Stay Basin: Helping people grow personally and professionally

Stay Basin Chelsy

At just 28 years old, Basin Electric photographer/archivist Chelsy Ciavarella has already been with the cooperative for eight years, holding five positions, most of them as an intern while earning three of her four college degrees.

She says she didn’t know much about Basin Electric until a teacher told her about an internship opportunity with BTInet [Basin Telecommunications, Inc., a former subsidiary] working on servers in the data center. Since she was finishing up her computer support and sciences degree, she applied and was hired. After about six months, her then-supervisor asked her what her interests were –­ in computer sciences or web design. Having always been a creative person, she thought she’d like the design aspect better. He talked to the web design team and was able to get her an internship in that department, which worked well, considering she planned on pursuing a web design and development degree, as well.

During the year-and-a-half she was in that position, she saw an opportunity to expand her skills when the co-op’s photography intern graduated and moved on from Basin Electric. “I wanted the photography experience, so I offered to take on that position in addition to the web services one,” Ciavarella says. “It was a great opportunity and I learned so much from Steve [Crane, Basin Electric’s longtime photographer].”

After finishing her third college degree in graphic design and communications, Ciavarella was hired as a graphic artist and back-up photographer. When Crane retired, she was approached about assuming that position, and she’s been the head photographer ever since. “Steve left some big shoes to fill, but after two years I feel more comfortable,” she says.

In addition to taking photos ­– lots and lots of photos – Ciavarella has recently been doing a lot of illustrations and digital animations for videos, a service that many members have been requesting. “I really enjoy it,” she says. “It allows me to draw and be creative, which I love.” It also allows her to use her fourth college degree – a bachelor’s in digital design and animation, which Basin Electric paid for after she was held full-time through its educational assistance program.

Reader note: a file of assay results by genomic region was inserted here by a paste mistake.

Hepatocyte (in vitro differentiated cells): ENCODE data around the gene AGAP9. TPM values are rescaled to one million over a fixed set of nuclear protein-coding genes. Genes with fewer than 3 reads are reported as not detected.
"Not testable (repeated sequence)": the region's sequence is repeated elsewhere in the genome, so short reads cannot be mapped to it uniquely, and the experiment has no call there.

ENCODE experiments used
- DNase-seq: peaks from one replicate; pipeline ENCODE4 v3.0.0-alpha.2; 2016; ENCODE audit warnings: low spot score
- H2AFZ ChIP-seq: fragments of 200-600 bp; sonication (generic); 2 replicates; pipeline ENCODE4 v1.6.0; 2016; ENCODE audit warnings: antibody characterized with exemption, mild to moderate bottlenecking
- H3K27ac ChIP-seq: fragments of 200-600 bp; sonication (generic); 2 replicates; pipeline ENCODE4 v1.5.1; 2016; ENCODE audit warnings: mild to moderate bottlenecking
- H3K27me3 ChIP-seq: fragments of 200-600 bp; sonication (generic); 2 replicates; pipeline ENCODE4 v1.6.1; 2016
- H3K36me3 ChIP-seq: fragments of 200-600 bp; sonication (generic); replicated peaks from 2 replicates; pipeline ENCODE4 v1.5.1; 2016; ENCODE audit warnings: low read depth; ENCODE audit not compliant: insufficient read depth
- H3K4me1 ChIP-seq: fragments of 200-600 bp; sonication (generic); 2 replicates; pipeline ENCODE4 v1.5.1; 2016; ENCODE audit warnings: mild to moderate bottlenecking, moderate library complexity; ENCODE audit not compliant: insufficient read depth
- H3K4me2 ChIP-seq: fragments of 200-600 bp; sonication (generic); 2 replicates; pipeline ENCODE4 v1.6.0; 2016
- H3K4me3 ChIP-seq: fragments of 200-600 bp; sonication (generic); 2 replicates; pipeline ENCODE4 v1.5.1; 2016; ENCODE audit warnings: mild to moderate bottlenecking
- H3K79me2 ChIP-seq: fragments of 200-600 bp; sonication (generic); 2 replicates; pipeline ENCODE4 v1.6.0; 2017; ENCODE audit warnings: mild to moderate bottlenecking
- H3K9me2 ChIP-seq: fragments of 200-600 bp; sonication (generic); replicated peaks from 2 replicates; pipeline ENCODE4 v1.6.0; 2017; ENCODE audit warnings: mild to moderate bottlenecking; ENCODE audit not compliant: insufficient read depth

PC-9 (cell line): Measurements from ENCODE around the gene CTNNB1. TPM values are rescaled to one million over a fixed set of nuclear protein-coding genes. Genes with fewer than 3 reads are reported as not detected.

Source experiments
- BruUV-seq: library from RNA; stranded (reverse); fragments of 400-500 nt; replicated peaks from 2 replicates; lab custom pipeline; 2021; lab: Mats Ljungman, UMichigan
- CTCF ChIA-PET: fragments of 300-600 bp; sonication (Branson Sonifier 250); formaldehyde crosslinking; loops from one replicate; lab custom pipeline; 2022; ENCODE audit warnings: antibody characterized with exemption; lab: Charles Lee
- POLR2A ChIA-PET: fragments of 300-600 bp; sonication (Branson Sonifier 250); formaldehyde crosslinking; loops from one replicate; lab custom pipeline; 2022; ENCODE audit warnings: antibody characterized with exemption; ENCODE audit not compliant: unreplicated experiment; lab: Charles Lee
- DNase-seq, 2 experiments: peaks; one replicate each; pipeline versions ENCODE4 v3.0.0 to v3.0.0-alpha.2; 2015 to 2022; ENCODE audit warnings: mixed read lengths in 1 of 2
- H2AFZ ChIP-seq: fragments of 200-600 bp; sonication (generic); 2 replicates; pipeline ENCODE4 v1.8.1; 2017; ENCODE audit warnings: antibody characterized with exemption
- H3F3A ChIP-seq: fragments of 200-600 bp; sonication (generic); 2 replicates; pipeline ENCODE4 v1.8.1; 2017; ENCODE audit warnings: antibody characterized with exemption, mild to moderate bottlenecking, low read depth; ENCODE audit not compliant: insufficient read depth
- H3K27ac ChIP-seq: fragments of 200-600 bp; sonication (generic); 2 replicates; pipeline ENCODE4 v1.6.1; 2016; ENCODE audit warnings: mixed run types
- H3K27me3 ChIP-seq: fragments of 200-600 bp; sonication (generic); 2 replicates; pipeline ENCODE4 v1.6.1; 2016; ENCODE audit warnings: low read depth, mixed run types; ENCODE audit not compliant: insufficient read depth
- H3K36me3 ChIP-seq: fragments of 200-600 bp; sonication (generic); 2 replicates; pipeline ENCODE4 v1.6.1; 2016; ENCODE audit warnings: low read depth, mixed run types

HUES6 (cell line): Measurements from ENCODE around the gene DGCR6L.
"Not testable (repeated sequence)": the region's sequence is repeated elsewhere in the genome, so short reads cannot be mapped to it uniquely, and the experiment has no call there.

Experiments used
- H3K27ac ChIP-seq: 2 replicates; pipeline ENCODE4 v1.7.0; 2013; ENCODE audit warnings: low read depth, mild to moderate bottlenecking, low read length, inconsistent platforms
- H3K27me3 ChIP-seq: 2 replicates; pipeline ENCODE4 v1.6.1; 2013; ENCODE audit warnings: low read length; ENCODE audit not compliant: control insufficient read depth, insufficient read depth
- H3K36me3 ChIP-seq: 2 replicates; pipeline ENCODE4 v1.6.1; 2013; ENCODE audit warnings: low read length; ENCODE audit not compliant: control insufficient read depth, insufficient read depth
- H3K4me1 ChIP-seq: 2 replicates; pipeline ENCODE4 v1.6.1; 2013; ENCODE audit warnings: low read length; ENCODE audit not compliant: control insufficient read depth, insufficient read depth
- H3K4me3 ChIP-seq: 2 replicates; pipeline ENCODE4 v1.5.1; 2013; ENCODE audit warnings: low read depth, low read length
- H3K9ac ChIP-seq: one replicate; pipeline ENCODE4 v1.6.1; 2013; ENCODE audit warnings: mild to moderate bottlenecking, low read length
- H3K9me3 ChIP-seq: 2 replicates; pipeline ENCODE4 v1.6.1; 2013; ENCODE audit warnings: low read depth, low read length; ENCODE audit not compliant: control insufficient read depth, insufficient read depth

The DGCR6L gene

Ciavarella says one of the things she loves most about her job is that it allows her to see and do things many people don’t – like putting on a bee suit and watching her camera get covered with hundreds of bees during a photo shoot at the Glenherold Mine for a story showing how the greenery and flowers growing on the reclaimed coal mine provide nourishment for bees. Or being able to watch huge transmission poles being flown in on sky crane helicopters. And getting up close and personal with the massive equipment that runs Basin Electric’s power plants during the routine maintenance outages she photographs.

“I get to see a little bit of what everyone here does, and get to know people in every part of Basin Electric, which is very interesting,” she says. “It has actually changed the kind of person I am. I have always been very shy and introverted, but having to go out on photo shoots and meet so many people forces me out of my comfort zone. I talk to people I never would have met otherwise, and it has helped me feel much more at ease in social settings.”

In addition to all the opportunities she has received during her employment, Ciavarella says one of the things she likes best about working at Basin Electric is the community and family involvement the cooperative encourages, such as Brave the Shave, Rebuilding Together, and the United Way Day of Caring, as well as all the events it holds throughout the year that bring employees and their families together. “My friends can’t believe everything Basin does for its employees, their families, and the community,” she says. “Everyone knows Basin is a great company, but you really don’t understand until you work here.”


Chelsy Ciavarella sometimes gets put in unusual situations as part of her job as a photographer for Basin Electric, such as the time she had to put on a bee suit during a photo shoot at the Glenherold Mine. 

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